Open Innovation and its part in Economic Recovery
By Fay Watkin
Can being more open to ‘Open’ accelerate your innovation?
As you stop operating in crisis mode and start to once again make plans for the future of your business, there is one buzzword epitomising the journey to recovery: ‘INNOVATION’. It has been on the lips of every self-respecting business economist these past months, etched into a plethora of recovery plans, and is fast being held up as some kind of panacea, the antidote to economic downfall. Businesses are being beckoned to play their part and innovate, join the fourth industrial revolution, save the economy. But how do you go about approaching innovation and what do you do if you just don’t know how? Could being open to ‘Open’ be a good place to start?
If you’ve been one of the many pivoting businesses of the crisis, who perhaps turned attentions to making PPE or hand sanitiser, the chances are you’ve already had a crash course in the principles of Open Innovation, albeit born out of necessity and survival. If so, this forced toe dipping may well encourage you to take the full plunge and reimagine a future of collaboration as your business looks to the new horizon. If nothing else, your appetite for risk would have been put to the test, which means you should be well on your way to paving a road of innovation, sentiments explored by Director of Entrepreneurial Spark, Jeremy Ambrose, in a recent article on business futures post Covid-19 “do you now change an organisational culture to “think yes first”? Get your team saying how do we say yes to this in the face of risk, rather than feeding the belly of risk by primarily saying no. Ingraining this approach will keep innovation moving forward and allow teams to iterate towards future needs and mitigate risk quicker.“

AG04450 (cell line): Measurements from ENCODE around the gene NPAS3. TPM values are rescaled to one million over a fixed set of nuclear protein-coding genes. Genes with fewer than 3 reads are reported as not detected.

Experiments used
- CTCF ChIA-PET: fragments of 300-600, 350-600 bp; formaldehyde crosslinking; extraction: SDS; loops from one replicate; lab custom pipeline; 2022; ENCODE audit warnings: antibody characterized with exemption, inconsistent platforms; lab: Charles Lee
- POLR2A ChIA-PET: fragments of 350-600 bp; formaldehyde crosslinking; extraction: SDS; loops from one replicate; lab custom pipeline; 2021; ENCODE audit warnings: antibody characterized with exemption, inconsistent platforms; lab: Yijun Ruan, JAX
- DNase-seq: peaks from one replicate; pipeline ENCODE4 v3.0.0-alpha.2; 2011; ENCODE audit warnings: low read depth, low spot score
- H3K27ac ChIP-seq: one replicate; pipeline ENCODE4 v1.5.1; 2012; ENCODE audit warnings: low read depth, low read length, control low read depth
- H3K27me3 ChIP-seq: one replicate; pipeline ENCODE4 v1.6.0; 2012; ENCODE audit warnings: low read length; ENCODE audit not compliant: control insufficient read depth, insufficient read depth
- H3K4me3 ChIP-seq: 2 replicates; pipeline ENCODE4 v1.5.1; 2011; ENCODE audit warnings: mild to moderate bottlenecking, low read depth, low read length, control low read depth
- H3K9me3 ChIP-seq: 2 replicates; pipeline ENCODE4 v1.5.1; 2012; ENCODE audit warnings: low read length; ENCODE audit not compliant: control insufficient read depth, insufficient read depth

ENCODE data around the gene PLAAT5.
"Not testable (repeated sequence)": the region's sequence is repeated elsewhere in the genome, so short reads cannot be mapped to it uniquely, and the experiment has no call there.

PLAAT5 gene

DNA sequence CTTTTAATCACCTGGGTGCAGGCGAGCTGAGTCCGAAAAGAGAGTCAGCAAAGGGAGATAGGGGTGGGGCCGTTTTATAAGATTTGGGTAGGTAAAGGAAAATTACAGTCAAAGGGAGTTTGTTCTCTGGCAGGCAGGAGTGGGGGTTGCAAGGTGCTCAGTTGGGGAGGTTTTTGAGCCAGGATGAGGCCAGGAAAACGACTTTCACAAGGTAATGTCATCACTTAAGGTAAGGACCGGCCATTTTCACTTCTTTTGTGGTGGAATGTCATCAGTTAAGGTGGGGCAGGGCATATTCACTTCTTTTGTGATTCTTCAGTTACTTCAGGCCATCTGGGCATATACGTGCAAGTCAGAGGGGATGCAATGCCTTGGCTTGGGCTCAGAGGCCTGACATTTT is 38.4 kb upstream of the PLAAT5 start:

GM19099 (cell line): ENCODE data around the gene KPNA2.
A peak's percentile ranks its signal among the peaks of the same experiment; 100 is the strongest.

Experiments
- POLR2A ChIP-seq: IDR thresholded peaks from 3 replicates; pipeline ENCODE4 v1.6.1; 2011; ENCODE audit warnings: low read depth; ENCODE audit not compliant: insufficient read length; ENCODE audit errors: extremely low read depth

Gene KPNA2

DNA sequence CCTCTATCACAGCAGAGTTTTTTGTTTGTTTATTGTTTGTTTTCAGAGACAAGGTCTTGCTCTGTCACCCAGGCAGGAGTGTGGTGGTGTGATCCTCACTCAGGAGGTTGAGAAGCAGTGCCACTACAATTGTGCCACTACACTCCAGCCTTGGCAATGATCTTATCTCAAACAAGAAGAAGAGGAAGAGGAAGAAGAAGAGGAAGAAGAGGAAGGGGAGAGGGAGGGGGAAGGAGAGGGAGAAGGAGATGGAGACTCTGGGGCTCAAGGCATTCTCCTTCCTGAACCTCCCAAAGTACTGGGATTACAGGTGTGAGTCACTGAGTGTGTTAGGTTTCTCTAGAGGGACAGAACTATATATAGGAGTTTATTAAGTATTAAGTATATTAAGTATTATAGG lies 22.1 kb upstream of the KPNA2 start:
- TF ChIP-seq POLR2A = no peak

But, what is Open Innovation and how do you understand it before acting on it. In an article shared by LEAD innovation, they describe what it means to be truly Open. “Open innovation means opening up the innovation process beyond company boundaries in order to increase one’s own innovation potential through active strategic use of the environment. Innovation therefore arises through the interaction of internal and external ideas, technologies, processes and sales channels with the aim of the company to develop promising innovative products, services or business models. Own employees, customers, suppliers, users, universities, competitors or companies of other industries can be integrated.” Read more here
Earlier this month, in a seminal HBR article Why Now Is the Time for “Open Innovation”, the recent flurry of Open Innovation is celebrated and the case is made to embrace this approach as we transition out of Covid: “Open innovation has the potential to widen the space for value creation: It allows for many more ways to create value, be it through new partners with complementary skills or by unlocking hidden potential in long-lasting relationships.”.
And it is partnerships that we (Entrepreneurial Spark) too believe will be the catalyst for SME’s to embrace Open Innovation. To boldly take the step to look outside your own business model and forge collaborative ideas that serve not just your customer’s pain points but also societal woes, has the power to unleash our economy to be more purposeful and sustainable.
The HBR article goes on to underline how important our lockdown learns will be in shaping our appetite for continued Openness “Having established new ways of doing open innovation during a crisis can then bring much-needed flexibility and, in the end, secure the company’s viability. Don’t waste those experiences by planning for how to get back to the old normal. Plan for a new normal.” We couldn’t agree more! Read the full article here